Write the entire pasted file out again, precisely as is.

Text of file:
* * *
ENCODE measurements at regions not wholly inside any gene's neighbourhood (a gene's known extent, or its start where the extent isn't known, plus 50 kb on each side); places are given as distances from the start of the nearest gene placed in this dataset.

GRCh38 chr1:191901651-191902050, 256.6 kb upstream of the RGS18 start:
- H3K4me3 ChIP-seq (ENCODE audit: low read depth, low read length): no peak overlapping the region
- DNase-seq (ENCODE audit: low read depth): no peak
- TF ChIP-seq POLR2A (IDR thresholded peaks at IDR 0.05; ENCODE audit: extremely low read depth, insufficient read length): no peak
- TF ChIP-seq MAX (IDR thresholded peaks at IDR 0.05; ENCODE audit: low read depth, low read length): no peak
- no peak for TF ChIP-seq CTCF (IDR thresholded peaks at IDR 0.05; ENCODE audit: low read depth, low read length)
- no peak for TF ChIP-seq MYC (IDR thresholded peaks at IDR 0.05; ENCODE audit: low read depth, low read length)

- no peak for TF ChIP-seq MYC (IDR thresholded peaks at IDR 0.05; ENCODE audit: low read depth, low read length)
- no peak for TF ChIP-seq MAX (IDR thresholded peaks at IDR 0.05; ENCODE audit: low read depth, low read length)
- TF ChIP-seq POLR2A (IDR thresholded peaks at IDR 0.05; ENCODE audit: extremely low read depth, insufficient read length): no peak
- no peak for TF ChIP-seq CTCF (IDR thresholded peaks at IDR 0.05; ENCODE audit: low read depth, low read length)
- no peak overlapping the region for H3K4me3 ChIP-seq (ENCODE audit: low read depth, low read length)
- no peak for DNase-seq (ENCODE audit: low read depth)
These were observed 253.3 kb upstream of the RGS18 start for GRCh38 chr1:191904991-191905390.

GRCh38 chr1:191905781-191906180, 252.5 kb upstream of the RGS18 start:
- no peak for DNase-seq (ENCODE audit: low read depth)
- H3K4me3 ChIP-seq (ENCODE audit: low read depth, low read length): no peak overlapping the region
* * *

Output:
ENCODE measurements at regions not wholly inside any gene's neighbourhood (a gene's known extent, or its start where the extent isn't known, plus 50 kb on each side); places are given as distances from the start of the nearest gene placed in this dataset.

GRCh38 chr1:191901651-191902050, 256.6 kb upstream of the RGS18 start:
- H3K4me3 ChIP-seq (ENCODE audit: low read depth, low read length): no peak overlapping the region
- DNase-seq (ENCODE audit: low read depth): no peak
- TF ChIP-seq POLR2A (IDR thresholded peaks at IDR 0.05; ENCODE audit: extremely low read depth, insufficient read length): no peak
- TF ChIP-seq MAX (IDR thresholded peaks at IDR 0.05; ENCODE audit: low read depth, low read length): no peak
- no peak for TF ChIP-seq CTCF (IDR thresholded peaks at IDR 0.05; ENCODE audit: low read depth, low read length)
- no peak for TF ChIP-seq MYC (IDR thresholded peaks at IDR 0.05; ENCODE audit: low read depth, low read length)

- no peak for TF ChIP-seq MYC (IDR thresholded peaks at IDR 0.05; ENCODE audit: low read depth, low read length)
- no peak for TF ChIP-seq MAX (IDR thresholded peaks at IDR 0.05; ENCODE audit: low read depth, low read length)
- TF ChIP-seq POLR2A (IDR thresholded peaks at IDR 0.05; ENCODE audit: extremely low read depth, insufficient read length): no peak
- no peak for TF ChIP-seq CTCF (IDR thresholded peaks at IDR 0.05; ENCODE audit: low read depth, low read length)
- no peak overlapping the region for H3K4me3 ChIP-seq (ENCODE audit: low read depth, low read length)
- no peak for DNase-seq (ENCODE audit: low read depth)
These were observed 253.3 kb upstream of the RGS18 start for GRCh38 chr1:191904991-191905390.

GRCh38 chr1:191905781-191906180, 252.5 kb upstream of the RGS18 start:
- no peak for DNase-seq (ENCODE audit: low read depth)
- H3K4me3 ChIP-seq (ENCODE audit: low read depth, low read length): no peak overlapping the region